Pathfinder helps transportation departments, the National Weather Service (NWS), and private weather service providers collaborate on clear, consistent, and actionable road weather messaging. Through a multistep process, agencies coordinate on developing weather impact information to help drivers make better decisions, such as whether, when, and where to travel and safe driving speeds. The goal is to save lives, protect property, and minimize the impact of weather events.
“Pathfinder is all about making sure people understand the hazards on the roads and making sure they make the best decisions to protect themselves and their family,” said Andrew Stern, director of the NWS Analyze, Forecast, and Support Office.
The Colorado Department of Transportation (CDOT) is implementing Pathfinder to improve its public communication on how weather events will affect the highway system. CDOT developed a chart it uses to determine incident severity and conducted 40 pre-storm conference calls in the 2016–2017 winter season to plan appropriate responses. CDOT also conducted a survey to determine the impact of Pathfinder on traveler behavior and plans to use the results to make improvements as needed.
The Minnesota Department of Transportation (MnDOT) is developing procedures to use Pathfinder to manage the effects of blizzards and other weather events. In an EDC workshop on Pathfinder, staff from MnDOT, its weather service provider, NWS, and the Minnesota State Patrol used a blizzard in 2017 as a case study to assess challenges and opportunities that could be addressed under Pathfinder implementation, such as establishing a private NWSChat and promoting MnDOT participation in NWS webinar briefings.
IMO is a cost-effective way to gather weather and road condition information using agency fleet vehicles. Vehicle-based technologies provide agencies with data to manage transportation systems and issue traveler advisories before the negative effects of road weather occur. Maintaining a high level of service on roads can reduce crashes and keep traffic moving smoothly.
The IMO strategy builds on technologies many agencies already use for automatic vehicle location and real-time communication by adding sensors to collect road weather data. The Michigan, Minnesota, and Nevada Departments of Transportation collaborated with the Federal Highway Administration on a project to deploy sensors on snowplows and fleet vehicles and are sharing their experiences through EDC-4 peer exchanges and workshops.
Ultimately, integrating mobile observations can improve efficiency (cost), effectiveness (results), and accountability (measurement). “Everybody is trying to be more efficient, effective, and accountable,” Schilling said.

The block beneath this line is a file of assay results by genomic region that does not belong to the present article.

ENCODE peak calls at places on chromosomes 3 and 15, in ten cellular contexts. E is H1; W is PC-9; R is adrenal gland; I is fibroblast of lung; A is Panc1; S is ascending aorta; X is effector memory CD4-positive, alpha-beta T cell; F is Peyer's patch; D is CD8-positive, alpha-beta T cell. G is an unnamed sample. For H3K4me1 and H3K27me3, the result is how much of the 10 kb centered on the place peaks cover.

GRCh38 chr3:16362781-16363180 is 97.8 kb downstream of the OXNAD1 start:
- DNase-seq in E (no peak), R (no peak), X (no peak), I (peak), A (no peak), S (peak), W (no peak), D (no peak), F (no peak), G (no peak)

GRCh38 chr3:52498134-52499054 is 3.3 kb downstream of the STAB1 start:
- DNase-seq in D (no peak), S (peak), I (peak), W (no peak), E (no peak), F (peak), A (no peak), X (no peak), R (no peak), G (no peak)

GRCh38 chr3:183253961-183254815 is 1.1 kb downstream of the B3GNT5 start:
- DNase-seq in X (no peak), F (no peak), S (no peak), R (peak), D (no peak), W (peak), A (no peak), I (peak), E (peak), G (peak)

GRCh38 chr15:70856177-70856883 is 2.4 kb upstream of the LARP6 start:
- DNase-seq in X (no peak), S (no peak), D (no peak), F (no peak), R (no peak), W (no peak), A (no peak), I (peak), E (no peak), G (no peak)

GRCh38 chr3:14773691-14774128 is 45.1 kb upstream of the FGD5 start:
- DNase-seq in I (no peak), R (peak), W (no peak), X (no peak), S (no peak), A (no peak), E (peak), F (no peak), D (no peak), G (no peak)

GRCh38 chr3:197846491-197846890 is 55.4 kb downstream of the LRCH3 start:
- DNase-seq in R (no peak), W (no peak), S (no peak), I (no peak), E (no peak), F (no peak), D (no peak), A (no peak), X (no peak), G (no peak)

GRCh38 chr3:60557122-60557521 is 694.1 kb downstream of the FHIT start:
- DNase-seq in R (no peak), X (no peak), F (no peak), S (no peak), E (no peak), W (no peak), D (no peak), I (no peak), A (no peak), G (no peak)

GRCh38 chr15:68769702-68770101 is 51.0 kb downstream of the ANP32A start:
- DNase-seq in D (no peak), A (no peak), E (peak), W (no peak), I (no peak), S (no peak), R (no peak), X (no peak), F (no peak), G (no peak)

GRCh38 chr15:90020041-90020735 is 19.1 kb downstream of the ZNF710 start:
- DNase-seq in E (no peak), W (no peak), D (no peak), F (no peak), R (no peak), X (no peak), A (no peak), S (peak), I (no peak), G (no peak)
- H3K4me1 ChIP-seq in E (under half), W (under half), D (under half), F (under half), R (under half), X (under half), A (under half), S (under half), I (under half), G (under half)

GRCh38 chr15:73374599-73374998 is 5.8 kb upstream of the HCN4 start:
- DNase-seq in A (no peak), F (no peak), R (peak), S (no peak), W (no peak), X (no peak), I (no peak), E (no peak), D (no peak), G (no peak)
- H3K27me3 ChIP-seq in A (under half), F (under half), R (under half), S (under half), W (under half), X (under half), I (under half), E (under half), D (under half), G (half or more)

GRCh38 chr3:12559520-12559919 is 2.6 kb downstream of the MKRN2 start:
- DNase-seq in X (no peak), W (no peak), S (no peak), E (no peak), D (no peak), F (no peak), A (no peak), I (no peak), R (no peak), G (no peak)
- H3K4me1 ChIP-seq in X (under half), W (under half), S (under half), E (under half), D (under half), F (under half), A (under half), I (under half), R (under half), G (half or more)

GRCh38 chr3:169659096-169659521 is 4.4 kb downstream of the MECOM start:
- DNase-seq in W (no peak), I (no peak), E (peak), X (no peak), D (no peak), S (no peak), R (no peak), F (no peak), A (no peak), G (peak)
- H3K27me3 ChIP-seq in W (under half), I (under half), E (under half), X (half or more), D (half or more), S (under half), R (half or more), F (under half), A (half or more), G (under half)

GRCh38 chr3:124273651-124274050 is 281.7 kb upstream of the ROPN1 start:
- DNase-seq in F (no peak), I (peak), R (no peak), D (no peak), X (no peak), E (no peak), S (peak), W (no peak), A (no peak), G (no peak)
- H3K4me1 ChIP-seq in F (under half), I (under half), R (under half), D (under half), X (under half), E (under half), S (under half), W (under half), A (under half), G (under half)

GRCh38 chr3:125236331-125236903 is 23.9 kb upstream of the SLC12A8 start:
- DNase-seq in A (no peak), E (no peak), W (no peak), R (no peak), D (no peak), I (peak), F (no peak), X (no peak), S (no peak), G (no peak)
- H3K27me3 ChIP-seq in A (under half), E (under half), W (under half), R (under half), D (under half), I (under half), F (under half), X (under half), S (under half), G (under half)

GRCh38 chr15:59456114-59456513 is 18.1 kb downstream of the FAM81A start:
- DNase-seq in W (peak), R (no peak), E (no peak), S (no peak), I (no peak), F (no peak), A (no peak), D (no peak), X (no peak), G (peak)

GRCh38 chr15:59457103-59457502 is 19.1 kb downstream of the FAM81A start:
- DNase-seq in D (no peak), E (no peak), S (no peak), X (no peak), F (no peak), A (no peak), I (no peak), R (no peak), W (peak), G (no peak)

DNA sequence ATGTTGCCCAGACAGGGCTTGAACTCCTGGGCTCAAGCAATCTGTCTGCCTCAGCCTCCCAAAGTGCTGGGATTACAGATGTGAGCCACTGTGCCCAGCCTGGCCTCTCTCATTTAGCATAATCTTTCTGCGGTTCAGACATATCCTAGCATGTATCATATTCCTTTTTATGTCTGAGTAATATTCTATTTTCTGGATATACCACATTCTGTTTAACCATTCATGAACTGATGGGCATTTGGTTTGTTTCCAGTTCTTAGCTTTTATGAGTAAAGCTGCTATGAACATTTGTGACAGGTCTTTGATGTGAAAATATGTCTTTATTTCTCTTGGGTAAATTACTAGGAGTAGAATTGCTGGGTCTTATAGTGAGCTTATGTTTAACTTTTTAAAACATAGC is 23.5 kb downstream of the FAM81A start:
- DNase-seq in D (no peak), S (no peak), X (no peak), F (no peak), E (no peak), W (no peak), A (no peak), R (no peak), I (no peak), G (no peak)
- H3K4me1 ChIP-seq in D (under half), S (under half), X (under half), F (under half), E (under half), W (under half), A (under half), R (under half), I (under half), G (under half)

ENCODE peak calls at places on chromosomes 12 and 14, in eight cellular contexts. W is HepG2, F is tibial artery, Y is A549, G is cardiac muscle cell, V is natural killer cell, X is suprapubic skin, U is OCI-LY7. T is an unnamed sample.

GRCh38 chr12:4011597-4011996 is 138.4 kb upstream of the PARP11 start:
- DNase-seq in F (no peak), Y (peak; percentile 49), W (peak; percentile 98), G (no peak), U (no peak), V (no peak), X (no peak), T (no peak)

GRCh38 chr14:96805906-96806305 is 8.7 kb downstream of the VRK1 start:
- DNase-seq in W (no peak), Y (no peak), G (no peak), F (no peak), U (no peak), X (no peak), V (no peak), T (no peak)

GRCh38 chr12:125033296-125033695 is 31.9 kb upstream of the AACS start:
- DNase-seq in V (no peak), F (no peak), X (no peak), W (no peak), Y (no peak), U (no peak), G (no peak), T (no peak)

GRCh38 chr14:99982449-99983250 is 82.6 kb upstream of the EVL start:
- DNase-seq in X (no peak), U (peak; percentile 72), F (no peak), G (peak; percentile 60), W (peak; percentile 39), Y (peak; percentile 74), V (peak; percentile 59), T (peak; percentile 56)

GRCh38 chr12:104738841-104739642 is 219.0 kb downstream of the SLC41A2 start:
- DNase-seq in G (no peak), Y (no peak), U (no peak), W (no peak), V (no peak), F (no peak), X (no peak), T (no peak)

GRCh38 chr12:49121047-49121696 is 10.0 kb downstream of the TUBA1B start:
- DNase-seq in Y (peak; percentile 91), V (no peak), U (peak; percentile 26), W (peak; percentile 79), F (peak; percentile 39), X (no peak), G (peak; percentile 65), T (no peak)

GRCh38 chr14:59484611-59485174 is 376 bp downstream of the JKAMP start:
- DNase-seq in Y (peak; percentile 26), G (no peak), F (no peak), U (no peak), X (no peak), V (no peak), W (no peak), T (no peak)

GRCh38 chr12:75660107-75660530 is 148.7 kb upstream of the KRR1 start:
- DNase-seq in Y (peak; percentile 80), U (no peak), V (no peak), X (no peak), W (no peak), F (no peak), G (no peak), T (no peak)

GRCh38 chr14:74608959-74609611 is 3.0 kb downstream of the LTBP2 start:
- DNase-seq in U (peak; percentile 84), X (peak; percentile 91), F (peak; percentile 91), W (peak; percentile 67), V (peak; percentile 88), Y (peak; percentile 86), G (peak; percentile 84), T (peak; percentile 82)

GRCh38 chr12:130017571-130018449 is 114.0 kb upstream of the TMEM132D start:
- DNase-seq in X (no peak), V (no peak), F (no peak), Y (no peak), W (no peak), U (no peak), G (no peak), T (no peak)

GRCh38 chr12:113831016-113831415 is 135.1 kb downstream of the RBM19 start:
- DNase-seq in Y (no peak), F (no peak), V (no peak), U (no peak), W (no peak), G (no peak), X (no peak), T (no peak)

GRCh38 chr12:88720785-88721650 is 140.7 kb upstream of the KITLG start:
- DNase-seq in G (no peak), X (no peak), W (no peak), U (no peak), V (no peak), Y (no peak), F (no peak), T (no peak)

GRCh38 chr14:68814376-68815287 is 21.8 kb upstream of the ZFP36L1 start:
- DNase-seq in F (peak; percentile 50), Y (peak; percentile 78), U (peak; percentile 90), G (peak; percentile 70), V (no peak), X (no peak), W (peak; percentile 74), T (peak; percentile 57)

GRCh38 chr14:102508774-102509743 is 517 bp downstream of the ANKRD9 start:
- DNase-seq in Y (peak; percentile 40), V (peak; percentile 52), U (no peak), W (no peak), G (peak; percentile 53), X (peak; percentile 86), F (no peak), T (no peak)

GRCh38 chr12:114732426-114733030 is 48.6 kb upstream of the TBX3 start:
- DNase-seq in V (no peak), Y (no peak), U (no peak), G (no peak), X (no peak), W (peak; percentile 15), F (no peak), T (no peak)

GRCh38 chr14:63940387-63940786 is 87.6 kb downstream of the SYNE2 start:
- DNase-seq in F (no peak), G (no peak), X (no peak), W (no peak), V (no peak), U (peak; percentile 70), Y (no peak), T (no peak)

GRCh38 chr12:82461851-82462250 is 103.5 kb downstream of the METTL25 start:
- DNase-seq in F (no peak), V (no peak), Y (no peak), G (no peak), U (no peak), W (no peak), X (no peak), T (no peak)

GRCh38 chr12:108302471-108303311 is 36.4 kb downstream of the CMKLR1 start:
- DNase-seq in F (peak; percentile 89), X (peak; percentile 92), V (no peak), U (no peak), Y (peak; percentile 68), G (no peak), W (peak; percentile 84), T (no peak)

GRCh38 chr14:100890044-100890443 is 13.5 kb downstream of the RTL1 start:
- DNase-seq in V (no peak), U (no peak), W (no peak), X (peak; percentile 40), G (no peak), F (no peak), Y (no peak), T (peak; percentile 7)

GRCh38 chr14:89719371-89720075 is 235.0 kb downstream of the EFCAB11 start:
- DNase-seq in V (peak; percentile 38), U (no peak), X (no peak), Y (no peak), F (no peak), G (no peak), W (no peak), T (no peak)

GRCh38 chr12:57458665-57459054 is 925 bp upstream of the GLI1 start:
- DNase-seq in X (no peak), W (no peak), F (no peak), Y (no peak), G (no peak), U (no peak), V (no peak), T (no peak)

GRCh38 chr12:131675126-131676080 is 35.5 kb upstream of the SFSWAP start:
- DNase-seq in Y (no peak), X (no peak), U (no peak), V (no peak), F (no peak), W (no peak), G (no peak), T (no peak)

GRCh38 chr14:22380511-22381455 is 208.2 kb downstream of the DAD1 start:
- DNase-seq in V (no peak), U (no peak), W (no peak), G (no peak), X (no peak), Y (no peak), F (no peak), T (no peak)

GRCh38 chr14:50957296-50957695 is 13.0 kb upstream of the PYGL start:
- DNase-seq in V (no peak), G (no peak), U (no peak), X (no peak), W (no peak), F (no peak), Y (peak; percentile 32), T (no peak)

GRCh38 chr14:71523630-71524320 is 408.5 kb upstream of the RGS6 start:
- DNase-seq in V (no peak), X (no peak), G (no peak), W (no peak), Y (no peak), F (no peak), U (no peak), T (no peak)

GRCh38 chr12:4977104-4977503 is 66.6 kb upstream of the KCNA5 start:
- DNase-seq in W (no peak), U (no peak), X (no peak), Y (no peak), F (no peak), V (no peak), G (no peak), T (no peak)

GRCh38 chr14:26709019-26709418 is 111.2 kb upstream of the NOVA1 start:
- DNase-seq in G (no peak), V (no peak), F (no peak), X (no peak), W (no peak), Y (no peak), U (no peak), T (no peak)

One agency demonstrating vehicle-based technologies for IMO is the Oklahoma Department of Transportation (ODOT), which integrated electronic tablets into its snowplow fleet. ODOT runs tracking software on a web system to conduct real-time monitoring of winter weather operations in its central and field division offices. The system is capable of capturing a photo of the roadway every 10 minutes, generating useful information about road conditions.
Watch the EDC-4 summit session on weather-savvy roads.
See the Weather-Savvy Roads Resource Toolkit for case studies, data specifications, and videos on IMO and Pathfinder.
Read Collaboration Across the Road Weather Enterprise: The Pathfinder Project for guidance on implementing the Pathfinder process.
See the Road Weather Management website for resources such as training, publications, and research.
States that consistently measure the performance of their traffic incident management (TIM) programs can demonstrate program accountability and process efficiency as well as make the business case for future funding and support.
Central to the support provided to States is technical assistance and process formulation. Technical assistance ranges from creating data collection systems to providing analysis tools for reviewing TIM data. Processes relate to developing an inventory of data systems and a strategy to move TIM data collection and analysis forward.
The EDC-4 team conducted 14 State workshops in 2017 for participants from transportation agencies, law enforcement, academia, and private industry. “They’ve been really good forums for identifying opportunities and beginning to lay out the approach and implementation plan for each State,” said Paul Jodoin, manager of FHWA’s TIM program and leader of the EDC-4 team.
guidance developed through a National Cooperative Highway Research Program (NCHRP) project:
P4P helps agencies and other stakeholders understand the data requirements for TIM performance analysis and reporting. Knowing where and how to obtain TIM data leads to more effective analysis and reporting. Ultimately, these steps help agencies move from an ad hoc approach to TIM performance measurement to a more formalized and institutionalized process.
State crash forms are a proven way to collect TIM data.